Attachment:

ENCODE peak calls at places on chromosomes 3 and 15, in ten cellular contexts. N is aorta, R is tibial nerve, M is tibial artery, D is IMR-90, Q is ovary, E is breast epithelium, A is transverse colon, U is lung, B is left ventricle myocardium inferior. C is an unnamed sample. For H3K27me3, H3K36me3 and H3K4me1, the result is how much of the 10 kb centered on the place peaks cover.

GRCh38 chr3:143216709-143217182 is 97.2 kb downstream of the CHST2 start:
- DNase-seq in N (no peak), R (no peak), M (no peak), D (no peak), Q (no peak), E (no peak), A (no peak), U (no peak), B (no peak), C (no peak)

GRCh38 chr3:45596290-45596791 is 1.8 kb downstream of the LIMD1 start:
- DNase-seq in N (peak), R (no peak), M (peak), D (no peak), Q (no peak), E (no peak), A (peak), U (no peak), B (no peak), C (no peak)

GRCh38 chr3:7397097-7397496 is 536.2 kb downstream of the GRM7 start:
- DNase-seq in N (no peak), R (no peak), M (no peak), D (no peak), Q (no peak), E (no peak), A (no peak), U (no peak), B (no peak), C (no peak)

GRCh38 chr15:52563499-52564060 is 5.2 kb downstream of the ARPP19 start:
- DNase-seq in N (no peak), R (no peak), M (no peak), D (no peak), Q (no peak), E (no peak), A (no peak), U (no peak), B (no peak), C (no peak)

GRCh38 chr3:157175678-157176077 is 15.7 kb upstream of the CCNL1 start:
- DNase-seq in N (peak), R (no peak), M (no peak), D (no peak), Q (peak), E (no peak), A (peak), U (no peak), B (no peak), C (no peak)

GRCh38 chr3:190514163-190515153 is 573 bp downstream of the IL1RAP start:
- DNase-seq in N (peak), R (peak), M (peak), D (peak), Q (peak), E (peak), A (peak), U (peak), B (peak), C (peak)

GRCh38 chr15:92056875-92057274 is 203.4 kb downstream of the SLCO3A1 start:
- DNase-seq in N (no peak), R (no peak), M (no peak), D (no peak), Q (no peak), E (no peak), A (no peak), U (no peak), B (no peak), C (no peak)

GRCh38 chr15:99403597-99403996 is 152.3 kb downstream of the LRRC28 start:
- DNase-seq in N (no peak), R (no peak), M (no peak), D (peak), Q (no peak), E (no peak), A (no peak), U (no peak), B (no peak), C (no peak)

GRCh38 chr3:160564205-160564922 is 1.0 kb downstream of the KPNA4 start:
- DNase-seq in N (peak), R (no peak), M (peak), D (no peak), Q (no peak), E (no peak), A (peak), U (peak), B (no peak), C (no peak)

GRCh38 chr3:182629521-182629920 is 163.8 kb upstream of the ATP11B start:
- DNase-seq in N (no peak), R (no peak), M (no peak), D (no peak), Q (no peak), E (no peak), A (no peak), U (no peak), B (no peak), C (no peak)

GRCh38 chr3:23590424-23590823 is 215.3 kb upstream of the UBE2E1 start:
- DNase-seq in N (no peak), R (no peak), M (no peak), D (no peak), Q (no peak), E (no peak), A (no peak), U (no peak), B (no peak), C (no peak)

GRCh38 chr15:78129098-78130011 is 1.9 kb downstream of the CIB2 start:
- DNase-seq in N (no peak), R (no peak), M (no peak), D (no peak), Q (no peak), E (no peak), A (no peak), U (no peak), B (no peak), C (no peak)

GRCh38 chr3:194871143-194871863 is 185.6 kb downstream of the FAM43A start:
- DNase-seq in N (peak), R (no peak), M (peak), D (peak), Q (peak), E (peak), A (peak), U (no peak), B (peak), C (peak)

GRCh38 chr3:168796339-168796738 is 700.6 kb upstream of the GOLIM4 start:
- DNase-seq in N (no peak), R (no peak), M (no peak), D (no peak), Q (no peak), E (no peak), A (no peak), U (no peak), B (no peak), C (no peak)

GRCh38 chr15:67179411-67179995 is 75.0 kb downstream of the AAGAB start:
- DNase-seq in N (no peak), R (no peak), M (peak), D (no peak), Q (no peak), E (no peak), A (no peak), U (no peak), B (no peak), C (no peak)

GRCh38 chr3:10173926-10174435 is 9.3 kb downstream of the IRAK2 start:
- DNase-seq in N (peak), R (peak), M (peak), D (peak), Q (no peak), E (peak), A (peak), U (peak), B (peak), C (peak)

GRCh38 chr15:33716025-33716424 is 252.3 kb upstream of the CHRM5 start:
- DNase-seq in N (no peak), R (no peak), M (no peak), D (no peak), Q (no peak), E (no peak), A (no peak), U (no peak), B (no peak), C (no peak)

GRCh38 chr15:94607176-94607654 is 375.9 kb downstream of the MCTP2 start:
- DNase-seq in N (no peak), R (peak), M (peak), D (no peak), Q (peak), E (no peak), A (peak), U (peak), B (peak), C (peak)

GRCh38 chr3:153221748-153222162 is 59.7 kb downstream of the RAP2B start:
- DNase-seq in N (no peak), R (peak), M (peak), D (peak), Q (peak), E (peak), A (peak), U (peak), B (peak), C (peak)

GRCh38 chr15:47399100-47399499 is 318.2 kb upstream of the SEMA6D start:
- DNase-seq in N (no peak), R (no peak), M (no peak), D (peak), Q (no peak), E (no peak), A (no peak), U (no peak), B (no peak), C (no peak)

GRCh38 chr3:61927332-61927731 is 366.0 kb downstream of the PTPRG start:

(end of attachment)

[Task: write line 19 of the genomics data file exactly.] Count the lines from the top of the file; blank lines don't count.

- DNase-seq in N (peak), R (no peak), M (peak), D (no peak), Q (no peak), E (no peak), A (peak), U (peak), B (no peak), C (no peak)